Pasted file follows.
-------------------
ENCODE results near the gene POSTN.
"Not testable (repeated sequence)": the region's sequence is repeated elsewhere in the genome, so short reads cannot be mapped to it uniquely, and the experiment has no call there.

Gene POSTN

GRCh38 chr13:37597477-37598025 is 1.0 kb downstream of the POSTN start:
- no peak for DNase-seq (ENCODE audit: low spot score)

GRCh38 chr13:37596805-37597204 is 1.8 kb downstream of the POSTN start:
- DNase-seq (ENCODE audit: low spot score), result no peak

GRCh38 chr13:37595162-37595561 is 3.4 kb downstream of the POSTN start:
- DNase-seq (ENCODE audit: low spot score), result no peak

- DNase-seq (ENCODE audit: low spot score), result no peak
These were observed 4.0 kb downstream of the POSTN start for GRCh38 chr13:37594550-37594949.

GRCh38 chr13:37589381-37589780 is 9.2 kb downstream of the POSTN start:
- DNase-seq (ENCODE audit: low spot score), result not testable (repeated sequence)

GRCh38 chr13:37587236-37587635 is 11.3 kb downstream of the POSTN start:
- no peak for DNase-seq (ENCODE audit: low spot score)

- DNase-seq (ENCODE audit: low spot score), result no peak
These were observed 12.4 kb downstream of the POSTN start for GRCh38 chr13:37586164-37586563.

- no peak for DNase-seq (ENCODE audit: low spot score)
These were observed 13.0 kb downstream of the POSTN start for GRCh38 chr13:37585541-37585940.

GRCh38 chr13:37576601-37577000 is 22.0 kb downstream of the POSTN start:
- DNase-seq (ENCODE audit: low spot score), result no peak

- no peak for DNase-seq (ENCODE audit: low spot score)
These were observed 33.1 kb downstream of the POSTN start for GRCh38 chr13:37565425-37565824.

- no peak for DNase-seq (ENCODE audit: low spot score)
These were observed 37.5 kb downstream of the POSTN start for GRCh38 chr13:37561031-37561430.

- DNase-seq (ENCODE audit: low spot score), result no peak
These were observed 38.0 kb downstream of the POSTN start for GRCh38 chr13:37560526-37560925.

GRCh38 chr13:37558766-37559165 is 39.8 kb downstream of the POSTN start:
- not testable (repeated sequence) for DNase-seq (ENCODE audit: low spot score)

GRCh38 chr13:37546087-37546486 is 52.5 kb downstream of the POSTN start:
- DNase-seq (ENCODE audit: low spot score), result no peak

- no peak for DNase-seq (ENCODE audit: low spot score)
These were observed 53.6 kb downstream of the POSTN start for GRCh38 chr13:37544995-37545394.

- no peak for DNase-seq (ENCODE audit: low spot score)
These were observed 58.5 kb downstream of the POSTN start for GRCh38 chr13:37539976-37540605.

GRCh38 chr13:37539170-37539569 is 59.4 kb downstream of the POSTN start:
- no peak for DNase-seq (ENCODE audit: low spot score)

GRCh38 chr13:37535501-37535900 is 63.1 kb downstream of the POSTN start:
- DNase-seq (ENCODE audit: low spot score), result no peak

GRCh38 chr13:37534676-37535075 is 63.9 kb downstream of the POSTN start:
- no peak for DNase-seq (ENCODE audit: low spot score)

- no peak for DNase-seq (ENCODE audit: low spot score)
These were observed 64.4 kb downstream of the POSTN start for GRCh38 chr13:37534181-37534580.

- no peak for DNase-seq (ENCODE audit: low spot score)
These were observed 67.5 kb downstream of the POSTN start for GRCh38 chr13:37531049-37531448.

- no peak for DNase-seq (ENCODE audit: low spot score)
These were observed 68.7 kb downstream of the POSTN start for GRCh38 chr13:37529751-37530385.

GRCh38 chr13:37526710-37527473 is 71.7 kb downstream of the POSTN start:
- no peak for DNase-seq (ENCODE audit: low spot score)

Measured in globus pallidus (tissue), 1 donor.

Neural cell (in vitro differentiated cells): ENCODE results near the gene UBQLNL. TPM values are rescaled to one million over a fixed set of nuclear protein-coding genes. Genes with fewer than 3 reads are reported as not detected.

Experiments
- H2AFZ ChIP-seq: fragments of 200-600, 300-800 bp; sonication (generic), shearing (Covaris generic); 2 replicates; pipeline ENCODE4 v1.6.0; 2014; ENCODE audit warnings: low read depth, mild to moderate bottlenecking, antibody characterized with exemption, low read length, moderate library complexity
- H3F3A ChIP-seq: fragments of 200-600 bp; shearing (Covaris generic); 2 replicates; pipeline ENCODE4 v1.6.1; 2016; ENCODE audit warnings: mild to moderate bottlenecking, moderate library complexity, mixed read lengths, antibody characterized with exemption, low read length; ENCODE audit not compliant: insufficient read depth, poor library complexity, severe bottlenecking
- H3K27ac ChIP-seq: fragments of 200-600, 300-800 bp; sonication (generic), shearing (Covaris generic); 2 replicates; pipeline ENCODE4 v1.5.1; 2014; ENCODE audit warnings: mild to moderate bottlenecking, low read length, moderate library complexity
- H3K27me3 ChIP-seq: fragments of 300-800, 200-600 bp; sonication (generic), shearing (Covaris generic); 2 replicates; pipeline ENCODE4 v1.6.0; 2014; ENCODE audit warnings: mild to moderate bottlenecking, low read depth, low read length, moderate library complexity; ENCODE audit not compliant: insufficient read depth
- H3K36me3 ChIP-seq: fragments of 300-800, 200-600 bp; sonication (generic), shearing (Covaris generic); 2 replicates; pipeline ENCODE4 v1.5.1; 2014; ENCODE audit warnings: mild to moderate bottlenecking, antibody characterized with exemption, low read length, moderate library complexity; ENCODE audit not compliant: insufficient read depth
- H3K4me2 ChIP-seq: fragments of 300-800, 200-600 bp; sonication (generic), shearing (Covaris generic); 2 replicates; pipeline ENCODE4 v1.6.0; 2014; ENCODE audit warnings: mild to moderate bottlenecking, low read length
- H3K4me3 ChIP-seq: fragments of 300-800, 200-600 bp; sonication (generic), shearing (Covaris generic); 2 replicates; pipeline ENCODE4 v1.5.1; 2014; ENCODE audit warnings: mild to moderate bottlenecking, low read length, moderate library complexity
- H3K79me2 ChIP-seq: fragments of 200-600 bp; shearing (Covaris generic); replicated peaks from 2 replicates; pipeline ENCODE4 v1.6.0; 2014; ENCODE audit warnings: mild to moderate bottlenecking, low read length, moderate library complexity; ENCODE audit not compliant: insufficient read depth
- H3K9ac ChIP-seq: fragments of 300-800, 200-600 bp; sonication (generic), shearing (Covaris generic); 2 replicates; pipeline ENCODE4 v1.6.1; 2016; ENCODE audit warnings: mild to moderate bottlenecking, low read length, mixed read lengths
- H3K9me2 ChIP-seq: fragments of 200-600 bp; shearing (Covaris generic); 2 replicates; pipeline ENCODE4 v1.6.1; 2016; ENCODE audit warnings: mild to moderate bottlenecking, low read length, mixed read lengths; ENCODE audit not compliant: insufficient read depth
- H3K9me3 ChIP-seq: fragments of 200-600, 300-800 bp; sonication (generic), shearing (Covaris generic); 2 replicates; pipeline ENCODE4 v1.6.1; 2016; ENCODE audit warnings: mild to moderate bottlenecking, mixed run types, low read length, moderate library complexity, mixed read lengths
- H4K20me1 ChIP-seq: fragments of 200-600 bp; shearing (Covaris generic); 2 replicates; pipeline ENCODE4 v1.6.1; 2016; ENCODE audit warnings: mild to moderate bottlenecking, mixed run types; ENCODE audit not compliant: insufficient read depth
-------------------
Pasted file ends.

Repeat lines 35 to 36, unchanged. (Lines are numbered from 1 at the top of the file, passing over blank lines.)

These were observed 58.5 kb downstream of the POSTN start for GRCh38 chr13:37539976-37540605.

GRCh38 chr13:37539170-37539569 is 59.4 kb downstream of the POSTN start: